Wednesday, March 21, 2007

Today's Bull Raid

There are a lot of folks in disbelief that the Fed switched its bias today to neutral. Granted, the Fed has created confusion by continuing to talk up the inflation risks, but it has removed the "firming" language. So just as Elvis is really dead, the Fed has done the deed and as left the door open to moving to an easing bias. To insist that because the Fed continues to talk up the inflation risks means the Fed did not change its bias betrays a lack of understanding of the constituencies that the Fed must play up to including world central bankers who look to the Fed to at least project an image of being vigilant about inflation. Remember the grief Bernanke went through during his first year on the job when there were doubts over whether he was an 'inflation fighter'?? There's just no way the language on 'flation would be toned down, especially after last week's PPI and CPI figures. And just briefly - the Fed is not flying in the dark. They know more than you think. While they are waiting for many pieces of 1st quarter data that you and I are also waiting for, they have droves of pencil heads crunching all sorts of numbers and looking at all sorts of things. Just go back through old minutes of past Fed meetings and read about the arcane yet eye opening things they are privvy to. If you think FOMC members are blindsided by dislocations and merely getting their data from tv land, think again. I also won't delve deeply into the political overtones, but did anyone really think Bernanke and Co were going to do anything that would send the stock market back into a tailspin and hasten the economy's trek to a recession while the White House deals with a war fiasco in Iraq and political battles inside the Beltway?

Greater disbelief tonight permeates through the shell shocked bear camps - I've been reading and hearing expressions of disgust, anger, bewilderment etc over today's bull raid. This was the Battle of Trenton Part 2, with the over confident bears (Hessians) drunk from recent celebration routed by a surprise bull attack today. Or was it a surprise? I won't go into the story of Colonel Rall except to say he lost that battle because he ignored a key piece of information. There have been some very interesting pieces of information that have popped up recently that have given me some understanding as to why the market has been able to bounce back on low volume- not the least of them the Fed repurchase or, REPO activity.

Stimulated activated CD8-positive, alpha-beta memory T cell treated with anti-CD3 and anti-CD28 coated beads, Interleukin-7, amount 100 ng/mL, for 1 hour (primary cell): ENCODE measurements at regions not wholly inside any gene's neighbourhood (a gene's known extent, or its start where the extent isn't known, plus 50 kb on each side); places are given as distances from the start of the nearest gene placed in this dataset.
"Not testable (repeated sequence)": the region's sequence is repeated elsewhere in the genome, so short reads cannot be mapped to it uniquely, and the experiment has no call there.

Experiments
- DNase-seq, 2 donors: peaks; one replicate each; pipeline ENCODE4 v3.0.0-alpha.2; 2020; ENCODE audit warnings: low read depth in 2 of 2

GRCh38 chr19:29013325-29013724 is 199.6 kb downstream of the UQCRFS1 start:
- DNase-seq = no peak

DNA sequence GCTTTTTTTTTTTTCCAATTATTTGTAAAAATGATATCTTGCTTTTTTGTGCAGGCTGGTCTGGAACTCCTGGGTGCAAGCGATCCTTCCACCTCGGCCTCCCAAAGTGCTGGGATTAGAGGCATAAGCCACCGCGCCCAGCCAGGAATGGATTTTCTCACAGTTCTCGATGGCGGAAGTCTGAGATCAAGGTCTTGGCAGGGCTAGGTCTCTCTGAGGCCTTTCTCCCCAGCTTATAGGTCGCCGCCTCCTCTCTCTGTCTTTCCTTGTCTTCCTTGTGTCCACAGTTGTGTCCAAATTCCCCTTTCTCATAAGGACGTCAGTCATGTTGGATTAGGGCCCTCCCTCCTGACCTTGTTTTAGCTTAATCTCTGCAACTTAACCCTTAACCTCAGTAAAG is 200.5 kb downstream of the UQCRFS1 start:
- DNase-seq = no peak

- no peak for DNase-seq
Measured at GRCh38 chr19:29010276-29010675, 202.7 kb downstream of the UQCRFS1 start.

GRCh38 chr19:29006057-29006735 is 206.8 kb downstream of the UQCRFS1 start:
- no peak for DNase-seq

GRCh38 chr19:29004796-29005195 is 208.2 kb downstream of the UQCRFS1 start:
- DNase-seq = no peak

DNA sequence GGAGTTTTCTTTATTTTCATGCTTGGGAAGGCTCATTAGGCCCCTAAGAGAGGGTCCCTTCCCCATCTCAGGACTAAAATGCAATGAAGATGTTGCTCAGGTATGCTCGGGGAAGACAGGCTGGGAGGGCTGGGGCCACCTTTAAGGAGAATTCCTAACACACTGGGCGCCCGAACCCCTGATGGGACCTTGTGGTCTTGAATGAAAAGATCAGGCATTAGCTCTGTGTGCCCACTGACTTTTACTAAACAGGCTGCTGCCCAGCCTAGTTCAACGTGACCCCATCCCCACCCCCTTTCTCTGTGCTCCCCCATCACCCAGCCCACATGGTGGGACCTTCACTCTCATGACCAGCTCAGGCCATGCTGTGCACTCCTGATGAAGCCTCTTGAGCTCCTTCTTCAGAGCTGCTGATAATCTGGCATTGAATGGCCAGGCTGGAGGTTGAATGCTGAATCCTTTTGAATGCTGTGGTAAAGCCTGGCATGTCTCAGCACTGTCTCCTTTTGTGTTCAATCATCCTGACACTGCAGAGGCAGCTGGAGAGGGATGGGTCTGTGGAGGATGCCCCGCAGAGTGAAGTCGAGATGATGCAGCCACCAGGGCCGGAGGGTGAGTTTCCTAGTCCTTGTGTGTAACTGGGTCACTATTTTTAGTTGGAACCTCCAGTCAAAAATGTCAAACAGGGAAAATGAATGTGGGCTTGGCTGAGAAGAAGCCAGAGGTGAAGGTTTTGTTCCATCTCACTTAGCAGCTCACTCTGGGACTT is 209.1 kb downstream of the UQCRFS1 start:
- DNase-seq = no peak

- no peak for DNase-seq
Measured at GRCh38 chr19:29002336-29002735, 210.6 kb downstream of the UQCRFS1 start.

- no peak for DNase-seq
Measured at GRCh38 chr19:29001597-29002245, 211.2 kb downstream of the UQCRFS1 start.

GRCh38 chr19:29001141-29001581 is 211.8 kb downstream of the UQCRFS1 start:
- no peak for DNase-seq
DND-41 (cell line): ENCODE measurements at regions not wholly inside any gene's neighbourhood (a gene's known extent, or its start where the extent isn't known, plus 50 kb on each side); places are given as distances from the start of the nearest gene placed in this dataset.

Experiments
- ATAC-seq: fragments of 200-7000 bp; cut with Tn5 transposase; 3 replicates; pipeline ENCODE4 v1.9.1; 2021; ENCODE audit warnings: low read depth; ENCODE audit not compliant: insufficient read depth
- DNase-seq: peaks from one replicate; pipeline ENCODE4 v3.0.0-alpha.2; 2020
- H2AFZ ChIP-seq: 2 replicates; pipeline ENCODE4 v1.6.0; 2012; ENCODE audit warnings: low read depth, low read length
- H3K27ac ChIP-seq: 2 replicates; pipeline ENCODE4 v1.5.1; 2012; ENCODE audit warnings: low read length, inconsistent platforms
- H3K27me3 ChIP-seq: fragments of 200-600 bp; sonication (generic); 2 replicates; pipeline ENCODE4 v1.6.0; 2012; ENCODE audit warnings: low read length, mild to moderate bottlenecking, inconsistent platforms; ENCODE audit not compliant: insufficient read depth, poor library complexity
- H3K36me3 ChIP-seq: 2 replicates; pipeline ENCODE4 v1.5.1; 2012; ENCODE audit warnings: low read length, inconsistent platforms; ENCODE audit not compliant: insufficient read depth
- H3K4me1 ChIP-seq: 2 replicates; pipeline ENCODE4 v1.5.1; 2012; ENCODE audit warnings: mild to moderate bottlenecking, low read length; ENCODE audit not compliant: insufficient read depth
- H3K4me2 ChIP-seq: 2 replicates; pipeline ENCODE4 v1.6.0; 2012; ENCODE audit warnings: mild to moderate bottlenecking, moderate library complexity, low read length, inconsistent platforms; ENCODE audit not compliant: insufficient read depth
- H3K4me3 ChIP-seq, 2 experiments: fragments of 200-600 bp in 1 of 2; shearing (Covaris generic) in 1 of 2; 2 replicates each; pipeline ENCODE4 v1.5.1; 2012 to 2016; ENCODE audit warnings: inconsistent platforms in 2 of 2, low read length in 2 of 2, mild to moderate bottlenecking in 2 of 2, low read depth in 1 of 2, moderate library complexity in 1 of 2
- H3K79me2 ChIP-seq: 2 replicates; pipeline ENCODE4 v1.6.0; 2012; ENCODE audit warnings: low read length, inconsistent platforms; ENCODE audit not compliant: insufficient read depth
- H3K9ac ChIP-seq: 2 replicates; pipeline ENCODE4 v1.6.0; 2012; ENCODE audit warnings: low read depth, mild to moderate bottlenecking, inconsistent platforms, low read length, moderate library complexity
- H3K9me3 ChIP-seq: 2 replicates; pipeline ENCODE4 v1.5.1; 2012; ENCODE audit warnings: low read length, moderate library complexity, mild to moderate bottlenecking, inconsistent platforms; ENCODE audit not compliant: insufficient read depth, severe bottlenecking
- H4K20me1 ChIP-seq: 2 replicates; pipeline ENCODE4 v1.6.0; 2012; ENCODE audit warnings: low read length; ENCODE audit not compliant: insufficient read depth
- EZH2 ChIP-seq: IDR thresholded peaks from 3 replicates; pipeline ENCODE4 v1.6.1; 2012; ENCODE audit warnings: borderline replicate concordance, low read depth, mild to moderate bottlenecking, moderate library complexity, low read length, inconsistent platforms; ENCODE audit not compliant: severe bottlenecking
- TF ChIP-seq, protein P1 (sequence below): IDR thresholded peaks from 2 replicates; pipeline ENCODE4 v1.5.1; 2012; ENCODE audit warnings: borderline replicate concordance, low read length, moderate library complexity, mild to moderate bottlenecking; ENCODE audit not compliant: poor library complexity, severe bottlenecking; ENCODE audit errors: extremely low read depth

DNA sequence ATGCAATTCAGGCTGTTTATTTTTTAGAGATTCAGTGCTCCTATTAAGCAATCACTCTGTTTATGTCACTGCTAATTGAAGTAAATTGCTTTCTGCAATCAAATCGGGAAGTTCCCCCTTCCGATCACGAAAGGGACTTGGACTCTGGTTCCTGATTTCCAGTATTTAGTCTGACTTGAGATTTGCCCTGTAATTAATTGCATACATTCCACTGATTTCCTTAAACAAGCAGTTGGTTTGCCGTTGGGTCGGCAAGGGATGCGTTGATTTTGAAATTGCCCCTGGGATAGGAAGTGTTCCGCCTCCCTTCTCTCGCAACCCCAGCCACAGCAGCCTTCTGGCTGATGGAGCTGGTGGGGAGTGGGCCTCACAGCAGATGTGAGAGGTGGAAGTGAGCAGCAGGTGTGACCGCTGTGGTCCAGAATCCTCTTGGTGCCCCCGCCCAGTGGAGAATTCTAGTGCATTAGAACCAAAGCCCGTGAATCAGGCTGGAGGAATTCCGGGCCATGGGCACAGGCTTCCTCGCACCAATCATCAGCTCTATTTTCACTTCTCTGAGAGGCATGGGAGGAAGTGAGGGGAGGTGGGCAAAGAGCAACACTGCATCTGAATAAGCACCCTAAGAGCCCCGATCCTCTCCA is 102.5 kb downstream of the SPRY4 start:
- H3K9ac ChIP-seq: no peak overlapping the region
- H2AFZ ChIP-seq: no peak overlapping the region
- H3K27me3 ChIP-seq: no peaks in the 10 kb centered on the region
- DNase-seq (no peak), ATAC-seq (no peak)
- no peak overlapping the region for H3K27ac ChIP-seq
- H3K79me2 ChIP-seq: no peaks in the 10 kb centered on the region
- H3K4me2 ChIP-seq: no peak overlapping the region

I've blogged about this repo activity in recent days as a red flag: billions has been poured in by the Fed to prop up the market. I've discussed how this money flows to primary dealers and how it can then be deployed to trading desks and how it can then be dumped into the futures markets which can magnify moves, though not necessarily trading volume. Voila - instant rally, or rebound. Perhaps the mistake that I made in not making the warning cogent enough was failure to include a picture. Here's a picture of the cumulative Repo activity:

Yeaah... that 950 is 950 BILLION smackaroos. I'm only addressing Fed repos, not even the stuff that Treasury is doing with Term Investment Options (TIO) which can also be at the billions of dollars per day level. Notice two key things on the above chart, generated by, A. repo activity has surged by nearly $50 bln in just the last few weeks and B. notice that repo activity went through the roof starting last June when the market was going through a period of tankage. Last June the Fed kept pumping the system until the end of the year and then they took their foot off the gas through early 2007.

My takeaway from looking at this stuff in recent days has been to be wary of stepping in front of the liquidity locomotive. The Fed holds the key to the money printing press and with the repo operations it can deploy cash through temporary loans that can help juice big market gains - just consider the extent of the rally up until February 27th.

Does this mean I no longer feel the Dow has a chance at going to sub-Dow 10k levels as I posted a few weeks back? I'm still in that camp, though as I noted earlier, technically we have a shot at the recent highs at S&P 1460, which is not too far off. The Fed's repo elixir will eventually meet its match given the extent of the problems the economy faces, the risk of a meltdown associated with over leveraged positions and the winds of change WRT to dollar holdings by Far East central banks. But for now it seems as if this repo stuff has worked and ignoring these indicators and becoming polarized to either a strictly bullish or bearish mindset in this volatile market will produce the 1776 Tom Paine lament, "These are the times that try men's souls."

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